Digital Outback Photo
- Photography using Digital SLRs


The Art of RAW Conversion #001

"RAW Converter Essentials"

note by Uwe Steinmueller



Over the next coming months we will have a look at some more new and updated RAW converters (PhaseOne CaptureOne, Nikon Capture 3.5, Kodak Photo Desk 3.0, ...).

We want to have a framework how to judge the quality of the diverse RAW converters. That we want to summarize what a RAW converter needs to do.

  • Some features are essential and need to be supported by the RAW converter
  • Other features can also be done later in Photoshop or some plug-in
  • Finally there are some functional requirements a RAW converter has to meet to be useful
The RAW Workflow
Here is a diagram of the whole principle RAW file workflow:

Principle Workflow Steps
The rest of this article will discuss which of these steps are the responsibilty of a RAW converte.r
RAW Converter Responsibilities
This section lists the responsibilities and we later discuss them in some detail
Where required?
Bayer Pattern interpolation
Apply Tone Curve
Converter (*)
Apply Camera Profile
Converter (*)
White Balance (WB)
Exposure Compensation (EV)
Rotate 90 (CW,CCW) and 180 degrees Converter, Browser, Photoshop
Noise removal Converter of Photoshop
Artifact Removal (e.g. noise) Converter or Photoshop
Contrast and Brightness (Levels, Curves)
Converter or Photoshop
Saturation Converter or Photoshop
Sharpening Converter or Photoshop
Color Corrections Converter or Photoshop
(*) Can be done in Photoshop if the so called linear conversion is used (see later)
RAW converter Features
  • User interface experience
  • Support for Color Management (Monitor profile, Camera profiles, Output Profiles)
  • Histogram or equivalent aid for EV correction
  • Reasonable large preview
  • Realtime WB, EV and other correction preview
  • Batch capabilities
  • Good workflow integration
  • Integration with RAW image browser
  • Saving and recalling settings or setting groups (like WB, Sharpening, ...)
  • Saving files at 16bit
  • Tag saved files with profiles
  • Record RAW conversion settings

There are actually two extreme schools of RAW conversion strategies and all RAW converters fall somewhere in between:

  • Linear conversion: Performs only the interpolation, EV and WB in the RAW converter and the rest in Photoshop using actions, plug-ins or automation.
  • Full Service Conversion: Does all the jobs in the RAW converter. Photoshop is only used for final retouching (dust removal, minor corrections)
Linear Conversion
As said the linear conversion only performs the RAW interpolation (for more detail read here), EV and WB. The result is a dangerously dark image.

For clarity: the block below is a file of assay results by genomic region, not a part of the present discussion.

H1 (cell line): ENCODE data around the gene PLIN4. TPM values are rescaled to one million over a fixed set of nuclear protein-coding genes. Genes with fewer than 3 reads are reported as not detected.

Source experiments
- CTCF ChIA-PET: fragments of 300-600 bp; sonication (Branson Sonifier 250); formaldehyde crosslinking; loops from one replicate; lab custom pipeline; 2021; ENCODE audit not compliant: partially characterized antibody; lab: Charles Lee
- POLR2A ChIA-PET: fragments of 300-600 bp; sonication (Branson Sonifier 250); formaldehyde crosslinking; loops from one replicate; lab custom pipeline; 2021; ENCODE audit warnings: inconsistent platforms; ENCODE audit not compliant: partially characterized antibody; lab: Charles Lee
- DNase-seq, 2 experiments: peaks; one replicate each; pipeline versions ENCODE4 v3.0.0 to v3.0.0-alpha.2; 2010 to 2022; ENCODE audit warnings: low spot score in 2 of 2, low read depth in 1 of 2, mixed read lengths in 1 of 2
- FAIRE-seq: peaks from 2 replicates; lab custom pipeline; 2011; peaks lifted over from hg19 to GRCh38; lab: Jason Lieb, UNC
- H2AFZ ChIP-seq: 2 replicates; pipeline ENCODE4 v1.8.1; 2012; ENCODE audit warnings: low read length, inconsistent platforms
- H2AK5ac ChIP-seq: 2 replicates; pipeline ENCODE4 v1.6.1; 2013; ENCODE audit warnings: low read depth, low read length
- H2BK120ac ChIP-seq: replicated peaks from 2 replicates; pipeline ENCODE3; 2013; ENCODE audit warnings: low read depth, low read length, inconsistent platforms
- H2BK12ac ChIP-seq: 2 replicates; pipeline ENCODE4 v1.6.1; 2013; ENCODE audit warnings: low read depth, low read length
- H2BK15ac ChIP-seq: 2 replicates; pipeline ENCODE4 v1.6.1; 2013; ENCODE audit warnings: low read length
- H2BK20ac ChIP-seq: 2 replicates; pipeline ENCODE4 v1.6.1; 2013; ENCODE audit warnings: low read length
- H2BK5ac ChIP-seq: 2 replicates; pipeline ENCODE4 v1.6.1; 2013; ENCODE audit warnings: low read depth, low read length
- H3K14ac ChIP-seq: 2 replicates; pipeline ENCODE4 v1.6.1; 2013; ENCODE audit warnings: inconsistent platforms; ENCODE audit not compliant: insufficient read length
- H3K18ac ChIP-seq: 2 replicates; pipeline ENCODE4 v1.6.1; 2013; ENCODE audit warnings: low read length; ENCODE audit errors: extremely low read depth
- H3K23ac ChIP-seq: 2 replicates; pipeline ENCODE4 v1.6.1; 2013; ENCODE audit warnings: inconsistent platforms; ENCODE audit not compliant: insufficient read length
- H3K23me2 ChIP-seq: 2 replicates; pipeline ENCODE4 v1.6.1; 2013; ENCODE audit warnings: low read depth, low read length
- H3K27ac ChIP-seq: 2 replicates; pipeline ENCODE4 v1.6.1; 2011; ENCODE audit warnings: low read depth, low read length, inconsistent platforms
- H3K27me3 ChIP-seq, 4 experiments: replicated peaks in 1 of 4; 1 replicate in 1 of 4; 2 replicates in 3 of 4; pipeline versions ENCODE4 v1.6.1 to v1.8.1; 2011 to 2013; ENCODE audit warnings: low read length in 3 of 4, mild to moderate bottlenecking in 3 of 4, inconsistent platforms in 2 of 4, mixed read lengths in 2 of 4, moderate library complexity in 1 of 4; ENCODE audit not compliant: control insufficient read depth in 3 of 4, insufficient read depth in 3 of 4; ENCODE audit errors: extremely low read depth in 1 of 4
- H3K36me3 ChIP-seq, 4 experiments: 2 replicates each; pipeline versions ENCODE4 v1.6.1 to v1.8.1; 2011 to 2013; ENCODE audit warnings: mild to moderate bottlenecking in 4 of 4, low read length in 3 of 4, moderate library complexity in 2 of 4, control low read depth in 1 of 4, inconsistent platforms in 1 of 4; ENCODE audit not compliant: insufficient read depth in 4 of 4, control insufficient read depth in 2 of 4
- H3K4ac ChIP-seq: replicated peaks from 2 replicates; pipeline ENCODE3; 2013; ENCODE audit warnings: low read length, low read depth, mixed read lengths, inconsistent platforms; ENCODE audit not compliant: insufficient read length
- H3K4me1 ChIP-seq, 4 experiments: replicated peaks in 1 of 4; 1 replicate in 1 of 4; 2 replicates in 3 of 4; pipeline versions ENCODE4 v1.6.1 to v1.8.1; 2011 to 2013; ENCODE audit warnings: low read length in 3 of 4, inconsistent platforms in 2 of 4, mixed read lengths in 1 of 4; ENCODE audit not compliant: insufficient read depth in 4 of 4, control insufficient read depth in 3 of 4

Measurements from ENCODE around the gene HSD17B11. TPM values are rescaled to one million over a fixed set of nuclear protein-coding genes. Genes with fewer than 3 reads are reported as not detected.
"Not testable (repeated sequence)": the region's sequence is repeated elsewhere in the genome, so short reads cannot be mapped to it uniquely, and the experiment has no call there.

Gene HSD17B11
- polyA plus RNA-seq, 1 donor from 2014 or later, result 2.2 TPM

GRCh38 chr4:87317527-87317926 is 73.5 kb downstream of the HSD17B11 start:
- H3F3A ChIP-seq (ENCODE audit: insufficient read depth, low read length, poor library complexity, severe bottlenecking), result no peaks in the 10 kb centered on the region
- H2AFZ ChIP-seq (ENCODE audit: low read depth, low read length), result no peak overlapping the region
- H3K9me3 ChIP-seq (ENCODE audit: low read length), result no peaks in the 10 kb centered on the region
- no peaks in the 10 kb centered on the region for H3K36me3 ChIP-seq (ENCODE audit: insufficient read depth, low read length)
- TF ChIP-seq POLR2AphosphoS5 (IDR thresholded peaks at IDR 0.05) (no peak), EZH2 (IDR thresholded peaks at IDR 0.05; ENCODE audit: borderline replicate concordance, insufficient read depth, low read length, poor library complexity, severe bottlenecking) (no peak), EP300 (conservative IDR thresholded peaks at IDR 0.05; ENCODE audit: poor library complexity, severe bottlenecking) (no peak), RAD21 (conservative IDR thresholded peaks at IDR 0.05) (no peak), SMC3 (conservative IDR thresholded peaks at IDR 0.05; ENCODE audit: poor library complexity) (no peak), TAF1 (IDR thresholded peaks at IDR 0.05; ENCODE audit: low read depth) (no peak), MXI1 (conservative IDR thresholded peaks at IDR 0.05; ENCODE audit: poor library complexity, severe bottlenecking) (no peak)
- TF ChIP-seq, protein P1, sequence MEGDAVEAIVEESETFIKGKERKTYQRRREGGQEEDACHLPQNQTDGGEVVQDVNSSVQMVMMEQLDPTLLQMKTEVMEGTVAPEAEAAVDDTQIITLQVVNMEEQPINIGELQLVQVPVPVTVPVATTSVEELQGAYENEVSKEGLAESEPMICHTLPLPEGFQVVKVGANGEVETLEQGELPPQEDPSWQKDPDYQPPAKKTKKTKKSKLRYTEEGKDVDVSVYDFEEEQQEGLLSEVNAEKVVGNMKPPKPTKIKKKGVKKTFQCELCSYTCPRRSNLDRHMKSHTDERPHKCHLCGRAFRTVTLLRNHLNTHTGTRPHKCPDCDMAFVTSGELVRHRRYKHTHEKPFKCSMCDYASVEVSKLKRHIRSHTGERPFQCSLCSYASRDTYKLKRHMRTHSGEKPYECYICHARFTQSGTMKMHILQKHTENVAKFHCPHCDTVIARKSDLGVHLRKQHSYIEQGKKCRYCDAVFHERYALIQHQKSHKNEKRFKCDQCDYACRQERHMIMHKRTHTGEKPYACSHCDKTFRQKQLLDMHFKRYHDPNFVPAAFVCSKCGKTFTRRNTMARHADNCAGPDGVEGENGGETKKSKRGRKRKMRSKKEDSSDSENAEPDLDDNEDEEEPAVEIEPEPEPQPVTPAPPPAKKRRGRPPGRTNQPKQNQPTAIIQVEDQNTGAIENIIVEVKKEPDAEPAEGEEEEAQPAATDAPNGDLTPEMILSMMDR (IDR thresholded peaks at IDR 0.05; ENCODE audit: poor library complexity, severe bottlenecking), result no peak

Linear converted file

This looks to us like a very bad exposed file. This is not the case as all(!) interpolated RAW files look like this if only the interpolation had been done. To get this image to life a so called "tone curve" is applied.

Tone Curve

Also this is not really the kind of curve one would use every day. In most cases this tone curve is actually part of a generic camera profile.

Resulting image after profile and tone curve have been applied

RAW Converter Essentials

This is the key responsibility of the RAW converter. There are many differences in the quality of RAW interpolation:

  • How many details are resolved (especially in the shadows)?
  • Does the noise get amplified by pulling out too much detail?
  • Stair casing in fine lines?

If readers know more criteria it would be very helpful to send me their feedback.

Tone Curve and Camera Profiles
A RAW converter should come with good generic camera profiles for all cameras supported
White Balance (WB)

Good white balance support is crucial for any useful RAW converter. It should be clear that WB correction without support for monitor profiles does not make too much sense. There are two kinds of WB correction techniques:

  • Gray balance by clicking on a neutral spot in the photo
  • WB correction controls (mostly in terms of presets and/or color temperature)

Good white balance support is not a trivial task for any RAW converter.

Exposure (EV)
Also good exposure compensation is essential. The tools should be aided by a histogram or equivalent (under- and overexposure) indicators.
Noise Removal (NR)

Generally it is a good idea to remove the noise as early as possible before it gets amplified in the next steps. Also the noise removal routine can make use of metadata like ISO and camera model.We pretty sure that we will see also some improvements on noise removal over the next months (Currently the best noise removal tools seem to exist as external tools - especially NeatImage gets high marks - or Photoshop plug-ins, Nik Multimedia announced a tool called Dfine).

Noise removal normally also lowers the sharpness of the image and that is why NR and sharpening are very much correlated.

Artifact Removal (Moire)

Sometimes noise and artifacts are treated as the same. Here is our view:

  • Noise is a result of the image capturing process especially in the shadows
  • Artifacts are the result of the Bayer pattern limitations and the interpolation process

Moire removal is especially important for cameras with a weak AA (Anti Aliasing) filter (e.g. Fuji S2, Canon 1D, Kodak 760 without AA filter).

Removing moire can be nasty or even impossible sometimes.

Contrast, Brightness, Saturation, Color Corrections and Sharpening
These steps are usually bet done in Photoshop. But if the RAW converter delivers these tools in a good quality then this can speed up the RAW file workflow significantly.
We hope you find this summary helpful and we now have a framework for all our future reviews on new and updated RAW converters.

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